When Looking is Seeing

The most innovative and enriching ideas exist beyond the realm of solid data. Where one must , as Robert F. Kennedy said, "...dream things that never were and ask 'Why not?'"

Oscar winner James Cameron turned the sunken ship Titanic and an Avatar of the Na'vi on Pandora into a couple of billion dollars for Paramount Pictures and 20th Century Fox - without reams of the data that bank loaned committees like to see.

When we were exploring turning a New Mexico town on old Route 66 into a major tourist destination we had to work without a lot of solid data.  The closest comparison might have been Las Vegas, NV. 

Whether Las Vegas, "Ground Zero" for gambling and entertainment, was put on our mental maps by Bugsy Siegel, Frank Sinatra, Dean Martin, Elvis Presley, Steve Wynn or Cirque du Solei could be endlessly debated.  There wasn't an existing model to follow so innovation was based on the data that was available, which wasn't as "solid" as it could have been.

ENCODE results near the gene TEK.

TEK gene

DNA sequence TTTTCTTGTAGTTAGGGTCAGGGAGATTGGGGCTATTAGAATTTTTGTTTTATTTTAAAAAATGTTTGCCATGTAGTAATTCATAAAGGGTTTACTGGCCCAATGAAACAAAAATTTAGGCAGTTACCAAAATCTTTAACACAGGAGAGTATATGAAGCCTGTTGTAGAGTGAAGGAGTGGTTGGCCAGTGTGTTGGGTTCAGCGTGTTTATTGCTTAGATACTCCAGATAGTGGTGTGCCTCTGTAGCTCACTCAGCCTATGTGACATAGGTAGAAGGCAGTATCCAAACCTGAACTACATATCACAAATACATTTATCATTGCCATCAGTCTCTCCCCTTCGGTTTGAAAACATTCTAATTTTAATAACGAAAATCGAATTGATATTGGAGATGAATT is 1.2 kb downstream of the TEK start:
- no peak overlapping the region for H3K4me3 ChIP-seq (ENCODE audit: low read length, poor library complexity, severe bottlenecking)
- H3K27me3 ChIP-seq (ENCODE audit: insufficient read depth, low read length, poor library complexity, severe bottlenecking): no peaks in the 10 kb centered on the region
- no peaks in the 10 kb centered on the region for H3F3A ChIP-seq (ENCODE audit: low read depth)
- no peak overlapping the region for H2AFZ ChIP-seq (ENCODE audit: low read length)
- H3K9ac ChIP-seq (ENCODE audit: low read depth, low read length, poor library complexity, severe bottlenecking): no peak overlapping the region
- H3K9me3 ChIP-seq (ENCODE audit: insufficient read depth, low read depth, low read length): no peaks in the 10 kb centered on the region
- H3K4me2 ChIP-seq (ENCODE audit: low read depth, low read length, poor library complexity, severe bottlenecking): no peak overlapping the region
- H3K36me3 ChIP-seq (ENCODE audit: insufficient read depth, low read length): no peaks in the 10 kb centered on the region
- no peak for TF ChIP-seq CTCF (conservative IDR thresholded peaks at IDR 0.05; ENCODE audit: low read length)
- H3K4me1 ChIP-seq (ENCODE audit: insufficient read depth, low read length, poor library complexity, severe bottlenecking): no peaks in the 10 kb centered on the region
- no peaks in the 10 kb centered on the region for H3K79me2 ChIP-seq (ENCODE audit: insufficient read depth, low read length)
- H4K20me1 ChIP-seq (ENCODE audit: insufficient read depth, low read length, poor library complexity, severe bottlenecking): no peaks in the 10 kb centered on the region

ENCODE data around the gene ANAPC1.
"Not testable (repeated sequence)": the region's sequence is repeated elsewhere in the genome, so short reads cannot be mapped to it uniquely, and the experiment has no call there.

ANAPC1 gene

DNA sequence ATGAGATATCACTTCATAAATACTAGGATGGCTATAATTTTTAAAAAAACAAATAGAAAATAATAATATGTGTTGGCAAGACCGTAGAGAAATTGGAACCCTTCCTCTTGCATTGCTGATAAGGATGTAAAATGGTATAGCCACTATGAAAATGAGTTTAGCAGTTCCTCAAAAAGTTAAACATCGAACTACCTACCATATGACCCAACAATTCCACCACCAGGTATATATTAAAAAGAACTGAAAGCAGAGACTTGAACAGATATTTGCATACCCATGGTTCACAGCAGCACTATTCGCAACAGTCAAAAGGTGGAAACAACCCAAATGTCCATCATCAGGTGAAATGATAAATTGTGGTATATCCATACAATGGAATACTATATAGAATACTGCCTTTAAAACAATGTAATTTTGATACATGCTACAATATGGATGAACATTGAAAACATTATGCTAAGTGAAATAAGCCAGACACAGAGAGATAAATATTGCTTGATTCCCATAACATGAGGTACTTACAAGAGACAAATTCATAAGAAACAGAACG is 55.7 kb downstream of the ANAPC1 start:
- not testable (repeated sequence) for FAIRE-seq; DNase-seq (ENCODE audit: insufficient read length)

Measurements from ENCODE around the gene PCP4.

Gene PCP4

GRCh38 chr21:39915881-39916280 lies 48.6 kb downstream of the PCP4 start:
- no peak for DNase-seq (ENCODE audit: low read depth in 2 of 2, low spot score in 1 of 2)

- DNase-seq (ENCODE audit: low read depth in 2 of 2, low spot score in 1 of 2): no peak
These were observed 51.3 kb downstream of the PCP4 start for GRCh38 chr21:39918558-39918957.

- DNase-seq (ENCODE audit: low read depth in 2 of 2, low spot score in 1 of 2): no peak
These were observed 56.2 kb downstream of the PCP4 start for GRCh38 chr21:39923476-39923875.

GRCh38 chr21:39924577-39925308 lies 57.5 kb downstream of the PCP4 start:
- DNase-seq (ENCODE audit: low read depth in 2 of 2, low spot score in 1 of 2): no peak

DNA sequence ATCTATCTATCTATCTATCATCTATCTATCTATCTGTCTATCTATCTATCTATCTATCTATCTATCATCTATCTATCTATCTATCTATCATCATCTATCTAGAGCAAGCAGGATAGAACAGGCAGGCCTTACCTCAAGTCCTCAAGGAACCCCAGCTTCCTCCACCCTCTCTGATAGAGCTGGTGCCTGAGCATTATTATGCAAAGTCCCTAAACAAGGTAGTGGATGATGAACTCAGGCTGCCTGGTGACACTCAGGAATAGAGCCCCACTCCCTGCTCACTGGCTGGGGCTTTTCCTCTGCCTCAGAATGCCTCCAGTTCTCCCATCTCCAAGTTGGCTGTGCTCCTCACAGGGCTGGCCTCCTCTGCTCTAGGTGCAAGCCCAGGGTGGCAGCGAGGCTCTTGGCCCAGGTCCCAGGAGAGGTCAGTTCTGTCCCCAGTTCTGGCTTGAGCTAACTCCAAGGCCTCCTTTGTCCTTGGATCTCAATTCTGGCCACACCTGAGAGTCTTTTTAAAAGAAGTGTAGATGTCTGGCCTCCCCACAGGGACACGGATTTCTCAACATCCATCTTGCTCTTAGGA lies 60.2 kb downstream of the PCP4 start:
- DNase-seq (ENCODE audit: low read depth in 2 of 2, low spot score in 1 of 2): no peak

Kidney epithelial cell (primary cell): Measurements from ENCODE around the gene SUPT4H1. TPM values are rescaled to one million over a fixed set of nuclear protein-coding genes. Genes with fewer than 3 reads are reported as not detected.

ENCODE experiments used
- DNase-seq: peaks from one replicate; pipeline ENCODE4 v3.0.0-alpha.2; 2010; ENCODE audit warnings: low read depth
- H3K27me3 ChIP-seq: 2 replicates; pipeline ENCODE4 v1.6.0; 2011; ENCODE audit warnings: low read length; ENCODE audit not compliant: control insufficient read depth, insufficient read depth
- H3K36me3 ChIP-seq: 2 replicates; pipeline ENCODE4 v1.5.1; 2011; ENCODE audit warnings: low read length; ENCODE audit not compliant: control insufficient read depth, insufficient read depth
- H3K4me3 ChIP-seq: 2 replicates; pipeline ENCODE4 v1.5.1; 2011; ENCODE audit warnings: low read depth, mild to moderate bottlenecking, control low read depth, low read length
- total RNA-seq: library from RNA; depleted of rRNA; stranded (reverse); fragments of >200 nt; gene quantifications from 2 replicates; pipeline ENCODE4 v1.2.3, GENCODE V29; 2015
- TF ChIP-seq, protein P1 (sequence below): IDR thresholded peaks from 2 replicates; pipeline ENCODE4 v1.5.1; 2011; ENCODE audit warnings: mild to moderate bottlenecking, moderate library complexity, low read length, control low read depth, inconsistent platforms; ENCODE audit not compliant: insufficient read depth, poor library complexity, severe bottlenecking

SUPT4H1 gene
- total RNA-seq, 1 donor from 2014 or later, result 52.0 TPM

The casinos treat their visitor counts, length of stay, dollars spent per visitor and other such data as proprietary information. We turned to vehicle counts from the highway department and visitor counts from parks and publicly funded tourist sites to draw some reasonable expectations of traffic that might be drawn to our New Mexico town.

Published Nielsen ratings for popular television shows gave us a reasonable breakdown of demographic interest clusters.  These were used to model the size and prominence of proposed tourist attractions.

The key to creating reasonable expectations and grounded calculations is to use data that you CAN access to derive the information that you need.


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